Mr. Belvedere was a year old outdoor cat that had been abandoned at the local vets office. As usual Kathy had had him neutered and was looking to place him with a family that would love him. Kathy informed me he was exceptional, a well mannered gentleman cat indoors, and he was.
I could go on forever about how wonderful it was to have him in the house. If you were sad, Mr.Belvedere offered hugs and kisses, he stayed by your side if you were anxious. He loved my daughters, particularly McKenna my youngest. His one bad habit was a lust for the outdoors that knew no limits. We tried everything to keep him in, and occasionally he would manage a "great" escape. One Sunday Mr. Belvedere had made good his attempt at a crafty jailbreak, and made it outdoors. It was his undoing. Within an hour McKenna knew he was in trouble and we started looking for him right away. I had a strange feeling that I would never see him again; I was wrong.
I called a local shelter and asked if they had any Brown Tabby's. The lady at the Shelter said "uh.........yes" like I was crazy. When we arrived I knew why. They had hundreds of homeless and lost cats, most of them tabby. Mr. Belvedere was not there, and my heart broke to see all the frightened kittens, cats and mommy cats with their little lost families. Since we were there, Bart suggested we walk through the dog kennels. At the end of the last room there was a hand lettered sign that said "Newf Lab Cross" in the holding pen was a big black puppy, looking like a little black bear cub. When my eyes met hers it was all over, her eyes said "Thank heavens your here! I've been waiting!" There was no discussion or talk between us, we were looking at the dog that was ours. When we opened the kennel door she ran the length of the room looking in each kennel. I was disappointed, I thought she would run to Bart and I, then embrace us as her new family. Only after she looked in each pen did she come to us and let us hold her and pet her. The girl at the counter said she had been found roaming the streets with her brother who had been adopted several days before. I was floored. She had been looking for her brother! Before we had signed the papers or paid the fee, we knew we had hit the jackpot. She is so loving and devoted. I swear she has a sense of humor. Her intelligence is amazing and she has her own favorite movies and TV shows. Yes, she watches TV. I kid you not.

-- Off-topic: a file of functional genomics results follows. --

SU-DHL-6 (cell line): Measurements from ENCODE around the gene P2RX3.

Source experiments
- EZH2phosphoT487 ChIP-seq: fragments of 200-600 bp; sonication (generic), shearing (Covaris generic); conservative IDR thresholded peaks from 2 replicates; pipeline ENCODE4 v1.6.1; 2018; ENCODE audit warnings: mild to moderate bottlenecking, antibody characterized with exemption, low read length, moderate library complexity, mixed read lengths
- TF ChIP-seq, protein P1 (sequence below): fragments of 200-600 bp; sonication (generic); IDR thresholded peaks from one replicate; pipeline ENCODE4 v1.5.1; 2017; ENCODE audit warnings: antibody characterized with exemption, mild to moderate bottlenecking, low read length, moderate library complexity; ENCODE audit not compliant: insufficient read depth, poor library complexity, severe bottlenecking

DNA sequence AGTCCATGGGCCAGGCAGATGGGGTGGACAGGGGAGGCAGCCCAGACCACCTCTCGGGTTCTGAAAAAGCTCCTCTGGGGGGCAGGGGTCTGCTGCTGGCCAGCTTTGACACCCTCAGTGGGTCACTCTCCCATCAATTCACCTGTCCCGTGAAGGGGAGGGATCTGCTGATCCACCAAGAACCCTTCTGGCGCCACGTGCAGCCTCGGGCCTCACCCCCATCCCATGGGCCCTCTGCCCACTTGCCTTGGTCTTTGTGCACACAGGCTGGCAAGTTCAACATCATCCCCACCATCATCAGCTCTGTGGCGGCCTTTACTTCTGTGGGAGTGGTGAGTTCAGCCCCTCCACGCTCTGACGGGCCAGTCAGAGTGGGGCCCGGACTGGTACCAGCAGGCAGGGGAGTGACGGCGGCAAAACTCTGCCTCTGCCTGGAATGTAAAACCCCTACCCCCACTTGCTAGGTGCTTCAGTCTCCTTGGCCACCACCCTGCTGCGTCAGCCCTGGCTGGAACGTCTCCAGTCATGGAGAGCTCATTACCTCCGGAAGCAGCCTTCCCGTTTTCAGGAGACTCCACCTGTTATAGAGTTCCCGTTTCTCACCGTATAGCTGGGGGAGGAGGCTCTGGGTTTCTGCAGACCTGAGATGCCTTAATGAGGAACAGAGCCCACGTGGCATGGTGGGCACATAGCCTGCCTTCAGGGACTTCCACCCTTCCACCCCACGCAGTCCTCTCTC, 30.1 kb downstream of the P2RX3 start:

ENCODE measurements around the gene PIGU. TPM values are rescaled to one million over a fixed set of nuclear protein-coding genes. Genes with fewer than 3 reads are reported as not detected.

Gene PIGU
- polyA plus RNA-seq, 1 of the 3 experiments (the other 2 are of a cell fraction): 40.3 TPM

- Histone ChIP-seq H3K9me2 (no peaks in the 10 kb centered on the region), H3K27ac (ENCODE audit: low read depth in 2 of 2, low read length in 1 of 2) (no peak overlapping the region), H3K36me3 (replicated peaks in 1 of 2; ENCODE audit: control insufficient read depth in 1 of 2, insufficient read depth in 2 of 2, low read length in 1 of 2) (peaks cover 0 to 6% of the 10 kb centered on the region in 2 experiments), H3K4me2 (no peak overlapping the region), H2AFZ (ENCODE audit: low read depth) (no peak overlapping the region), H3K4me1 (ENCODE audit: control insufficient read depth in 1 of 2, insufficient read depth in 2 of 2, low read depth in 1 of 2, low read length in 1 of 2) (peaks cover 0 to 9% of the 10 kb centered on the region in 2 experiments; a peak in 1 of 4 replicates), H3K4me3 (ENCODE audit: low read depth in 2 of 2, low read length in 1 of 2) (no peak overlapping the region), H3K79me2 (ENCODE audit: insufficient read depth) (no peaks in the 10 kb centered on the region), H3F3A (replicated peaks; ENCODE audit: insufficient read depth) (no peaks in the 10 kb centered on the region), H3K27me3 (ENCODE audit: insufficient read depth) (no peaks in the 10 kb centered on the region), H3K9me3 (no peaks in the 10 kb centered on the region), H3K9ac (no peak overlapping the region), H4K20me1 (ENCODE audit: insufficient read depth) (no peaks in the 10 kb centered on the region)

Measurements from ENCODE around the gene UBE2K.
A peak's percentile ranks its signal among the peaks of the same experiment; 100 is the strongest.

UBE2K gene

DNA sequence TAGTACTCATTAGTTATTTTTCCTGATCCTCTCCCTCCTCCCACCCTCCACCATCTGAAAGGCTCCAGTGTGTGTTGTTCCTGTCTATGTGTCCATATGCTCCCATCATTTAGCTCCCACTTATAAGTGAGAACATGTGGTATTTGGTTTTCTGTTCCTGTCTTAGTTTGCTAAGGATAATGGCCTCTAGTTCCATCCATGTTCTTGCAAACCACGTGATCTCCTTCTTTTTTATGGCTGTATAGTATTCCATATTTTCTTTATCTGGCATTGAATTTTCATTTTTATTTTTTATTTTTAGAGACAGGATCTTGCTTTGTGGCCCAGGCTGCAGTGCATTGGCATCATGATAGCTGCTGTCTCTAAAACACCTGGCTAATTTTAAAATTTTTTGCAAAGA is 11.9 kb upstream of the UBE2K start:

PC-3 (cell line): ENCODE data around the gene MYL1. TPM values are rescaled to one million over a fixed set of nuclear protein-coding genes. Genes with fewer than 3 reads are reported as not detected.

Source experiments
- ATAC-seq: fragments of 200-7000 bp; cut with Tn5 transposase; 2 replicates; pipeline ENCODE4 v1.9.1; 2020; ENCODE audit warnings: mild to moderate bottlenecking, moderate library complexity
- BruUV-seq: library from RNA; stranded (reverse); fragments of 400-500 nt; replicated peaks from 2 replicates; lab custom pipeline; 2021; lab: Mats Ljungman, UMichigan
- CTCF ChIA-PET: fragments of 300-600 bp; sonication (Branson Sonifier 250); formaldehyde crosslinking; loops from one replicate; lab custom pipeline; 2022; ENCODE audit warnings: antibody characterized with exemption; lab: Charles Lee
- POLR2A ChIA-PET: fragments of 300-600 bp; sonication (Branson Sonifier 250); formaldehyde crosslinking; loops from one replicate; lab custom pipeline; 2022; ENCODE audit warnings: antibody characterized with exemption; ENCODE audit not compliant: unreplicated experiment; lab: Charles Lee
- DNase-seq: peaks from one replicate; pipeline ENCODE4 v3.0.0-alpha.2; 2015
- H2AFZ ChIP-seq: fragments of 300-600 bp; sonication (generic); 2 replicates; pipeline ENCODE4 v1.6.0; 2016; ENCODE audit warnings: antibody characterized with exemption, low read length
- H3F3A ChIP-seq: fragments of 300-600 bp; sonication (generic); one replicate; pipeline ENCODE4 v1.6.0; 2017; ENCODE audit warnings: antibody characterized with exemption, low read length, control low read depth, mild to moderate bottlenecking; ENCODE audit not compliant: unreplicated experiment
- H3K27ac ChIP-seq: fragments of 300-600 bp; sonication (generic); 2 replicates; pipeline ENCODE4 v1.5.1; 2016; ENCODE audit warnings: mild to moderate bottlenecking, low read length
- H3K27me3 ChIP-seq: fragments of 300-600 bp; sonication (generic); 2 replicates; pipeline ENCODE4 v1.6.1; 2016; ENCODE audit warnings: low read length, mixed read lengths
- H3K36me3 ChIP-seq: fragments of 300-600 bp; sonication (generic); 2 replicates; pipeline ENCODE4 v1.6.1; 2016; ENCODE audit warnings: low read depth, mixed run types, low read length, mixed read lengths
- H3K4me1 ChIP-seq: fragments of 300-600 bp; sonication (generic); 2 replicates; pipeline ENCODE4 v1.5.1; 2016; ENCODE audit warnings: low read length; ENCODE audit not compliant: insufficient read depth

We did find Mr. Belvedere. Even my youngest daughter McKenna does not know how he died, other than he was run over by a car, we never told her the whole truth. Bart found him about 2 blocks from home, laying in the road. He had not been hit by a car but had been tortured in ways that defy description. All I can hope for is Karma, waiting for whoever did this. In the end, Mr. Belvedere brought Dallas home.

Thursday, June 11, 2009

Just like eveyone else!

Even as I write this I am still unbelieving! I am going to Boulder to visit Shuttles Spindles and Skeins, but not just to paw and handle yarn, no indeed. A very good friend of mine, Connie, has waved a carrot that I cannot pass up. A three day class with Judith. Yes... that Judith. Did I merely sniff at the carrot and delicately nibble from the side? No, I grabbed that carrot and ran like a ravaging rabid rabbit. I am going to a Judith class for three days, visiting with Connie, and spending some time with those wonderful Colorado people that I so fell in love with last time I was there. Does it get any better? Oh yeah... and I might buy some yarn!
I remember the first time I stumbled onto a spinning and weaving store. I was walking with my Mom, strolling around the shopping district of the small California town I was raised in, and we saw that the new "Scottish Castle" styled building had finally opened. Mom and I had been watching its progress for months, and could not wait to see what it would end up representing. It was a complete surprise to walk in and be hit with the sight of spinning wheels, looms, all the tools to use both and the most intoxicating scent of fresh Australian fleece. I was astounded by my reaction to the room I was in. After all I was a 12 year old cool beach girl with no experience with spinning or weaving. However, on a very fundamental level, I was home. Not once since 1972 have I ever woken without the thrill that sometime today, I might be spinning, knitting or in some way flinging wool around. Going to Colorado to just be a student, surrounded by other fiber crazed people, and best of all hanging with Connie, well it's that Scottish Castle moment again!